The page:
“The Joint Meeting of Ichthyologists and Herpetologists is an annual meeting of four scientific societies — the American Society of Ichthyologists and Herpetologists; the American Elasmobranch Society; the Herpetologists’ League; and the Society for the Study of Amphibians and Reptiles – to share current research and network with professional peers. Graduate students compete for presentation and travel awards.” – Joint Meeting of Ichthyologists and Herpetologists
His talk entitled “Range Wide Genetic Diversity of the Ringed Salamander” focused on his research on habitat utilization, climatic conditions, species interactions and resource utilization of the Ringed Salamander, a species of conservation concern, across its Ozark and Ouachita mountain range. This project determined the patterns of genetic diversity and structure and suggests landscape alterations that are influencing ringed salamander genetic diversity.
To learn more about Jacob and his ongoing research, click here!
Our PREP scholar, David Vasquez Jr., spent June 3rd through the 5th at the Ecology and Evolution of Infections and Disease meeting at Cornell University. The primary themes of this meeting focused around polymicrobial infection and disease, pathogen dynamics within the host, pathogen genomics, evolution and selective constraints, and disease outbreaks on the landscape scale.
David presented a poster on his recent research on a nematode brain worm that infects white-tailed deer found here in Missouri. While still early, the project is already yielding some fascinating preliminary results on native ungulate nematode infections. David had a great time at the conference, made new connections, and looks forward to the 2017 EEID conference in Santa Barbara.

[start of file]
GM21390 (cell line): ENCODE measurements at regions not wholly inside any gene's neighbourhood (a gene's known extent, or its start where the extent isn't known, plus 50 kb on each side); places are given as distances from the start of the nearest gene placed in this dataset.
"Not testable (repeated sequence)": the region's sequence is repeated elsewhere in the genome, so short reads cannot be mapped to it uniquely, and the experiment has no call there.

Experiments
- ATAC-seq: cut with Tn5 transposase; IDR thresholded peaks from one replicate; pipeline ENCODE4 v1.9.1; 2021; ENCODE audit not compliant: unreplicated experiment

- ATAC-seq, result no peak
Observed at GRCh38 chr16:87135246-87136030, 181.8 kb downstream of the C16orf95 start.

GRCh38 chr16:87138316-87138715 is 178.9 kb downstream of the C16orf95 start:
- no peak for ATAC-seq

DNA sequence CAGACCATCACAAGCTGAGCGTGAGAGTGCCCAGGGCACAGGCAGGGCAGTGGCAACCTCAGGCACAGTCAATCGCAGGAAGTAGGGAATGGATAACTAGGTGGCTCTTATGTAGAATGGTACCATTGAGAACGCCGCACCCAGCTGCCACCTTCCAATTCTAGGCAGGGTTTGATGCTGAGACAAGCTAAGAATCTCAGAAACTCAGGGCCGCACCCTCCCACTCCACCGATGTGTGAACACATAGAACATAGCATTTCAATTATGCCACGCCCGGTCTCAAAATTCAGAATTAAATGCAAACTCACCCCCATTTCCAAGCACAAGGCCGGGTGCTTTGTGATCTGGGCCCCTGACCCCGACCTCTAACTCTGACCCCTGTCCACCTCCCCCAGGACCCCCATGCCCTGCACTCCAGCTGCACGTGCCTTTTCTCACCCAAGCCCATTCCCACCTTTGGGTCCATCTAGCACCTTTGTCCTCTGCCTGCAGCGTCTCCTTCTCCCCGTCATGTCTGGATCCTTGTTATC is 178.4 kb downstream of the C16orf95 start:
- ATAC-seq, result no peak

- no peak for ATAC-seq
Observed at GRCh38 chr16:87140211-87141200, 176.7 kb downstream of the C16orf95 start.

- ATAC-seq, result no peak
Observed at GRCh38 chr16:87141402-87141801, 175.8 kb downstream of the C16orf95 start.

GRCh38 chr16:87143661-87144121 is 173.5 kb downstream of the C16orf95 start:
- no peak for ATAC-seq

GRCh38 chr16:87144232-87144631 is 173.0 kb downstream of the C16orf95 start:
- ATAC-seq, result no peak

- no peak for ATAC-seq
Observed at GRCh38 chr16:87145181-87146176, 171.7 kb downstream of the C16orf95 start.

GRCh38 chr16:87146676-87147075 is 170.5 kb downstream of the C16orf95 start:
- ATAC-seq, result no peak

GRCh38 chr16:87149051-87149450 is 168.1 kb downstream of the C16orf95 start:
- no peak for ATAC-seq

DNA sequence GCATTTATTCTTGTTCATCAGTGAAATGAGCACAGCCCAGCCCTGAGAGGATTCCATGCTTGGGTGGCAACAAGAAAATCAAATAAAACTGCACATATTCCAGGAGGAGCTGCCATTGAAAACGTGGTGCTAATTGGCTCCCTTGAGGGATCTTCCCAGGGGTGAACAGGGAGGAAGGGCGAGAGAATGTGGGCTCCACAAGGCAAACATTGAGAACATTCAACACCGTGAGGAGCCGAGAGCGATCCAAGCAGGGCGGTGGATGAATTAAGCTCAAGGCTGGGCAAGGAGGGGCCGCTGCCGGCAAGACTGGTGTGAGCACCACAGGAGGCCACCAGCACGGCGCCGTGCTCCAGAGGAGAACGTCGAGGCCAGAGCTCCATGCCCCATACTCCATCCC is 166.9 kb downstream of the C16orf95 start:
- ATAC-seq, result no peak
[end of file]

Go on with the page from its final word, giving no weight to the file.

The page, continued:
To learn more about David and his ongoing research you can visit his webpage here or follow him on twitter @Vasquez_D93
Our longtime undergraduate research assistant Ben Hendrickson is gearing up for quite the summer! Ben will be graduating with his Bachelors degree in Biological Sciences this Saturday May 14th 2016. On top of that Ben has recently accepted a temporary position as an Avian Research Technician with the Missouri Ozark Forest Ecosystem Project (MOFEP)!
MOFEP is a long term landscape-level study that was established in 1989 in the Ozarks of southeastern Missouri. MOFEP has current produced over 65 publications aiding in forest management systems. MOFEP was designed to ask two questions: 1) What effect do different timber harvesting techniques have on elements of a forest ecosystem at a landscape scale? 2) How do forest ecosystems change?
For more information about the MOFEP click here!
Ben plans on using this opportunity to gain valuable field experience before continuing his education and applying to ecology based PhD programs next year! Currently Ben works in the Eggert lab in collaboration with MDC on the Short Leaf Pine project, which is nearing completion, and currently is in-prep for publication.
Ben is a well accomplished, determined undergrad that we know will go far in his career.